The Rather Unremarkable Story of Patalymus, Catalymus, Rhododendron, and Other Minor, Unimportant Characters

Author's Note: Warning: Excessive amounts of sarcasm run rampant through this story. It is, after all, a satire of everything I've ever found to be ridiculous. (Well, not everything, but pretty close to it.) Oh, and bear in mind that the quotes inside parenthesis are the Narrator. Read with caution, and remember that I hold no legal responsibility for your reaction to this story.

Once, in a time that is not relevant, in a place that is neither important nor relevant, there was a mighty god. Surprisingly – or not – this god's name was Fred. The reason for this may have been one of two things. One, everyone might have been too lazy to give him an interesting name, or, two, his true name was too powerful and great for the unworthy ears of you mere mortals. However, this is only slightly relevant, and not very important.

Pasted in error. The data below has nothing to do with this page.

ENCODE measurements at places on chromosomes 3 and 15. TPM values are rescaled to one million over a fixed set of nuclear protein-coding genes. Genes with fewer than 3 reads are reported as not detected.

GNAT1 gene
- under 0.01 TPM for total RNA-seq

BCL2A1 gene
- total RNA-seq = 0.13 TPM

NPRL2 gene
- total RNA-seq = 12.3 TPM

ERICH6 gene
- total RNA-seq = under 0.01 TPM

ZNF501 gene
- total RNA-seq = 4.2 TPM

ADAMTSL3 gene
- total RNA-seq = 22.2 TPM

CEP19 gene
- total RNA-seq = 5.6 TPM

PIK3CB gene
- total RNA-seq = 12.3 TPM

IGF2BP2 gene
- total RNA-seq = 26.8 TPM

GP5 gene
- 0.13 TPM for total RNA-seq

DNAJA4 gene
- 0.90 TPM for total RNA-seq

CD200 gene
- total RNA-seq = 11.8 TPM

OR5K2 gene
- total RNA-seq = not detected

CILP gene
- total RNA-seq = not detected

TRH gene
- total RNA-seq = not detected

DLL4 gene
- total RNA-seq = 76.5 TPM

At this same irrelevant (and irreverent) time, there was a young man living on the lovely planet earth.

(At this point in time, the Narrator will step in and make a side comment. "Of course, this is a clue that this story must have happened a long time ago, seeing that the author has described the earth as 'lovely'.")

This young man was named Patalymus, and he had two good friends named Catalymus and Rhododendron. Catalymus was only a few years older than Patalymus, but the two had been fast friends as long as they could remember. The two boys had grown up together, and had gone on many "adventures" together.

("Though numerous, these "adventures" are completely irrelevant, and totally unimportant.")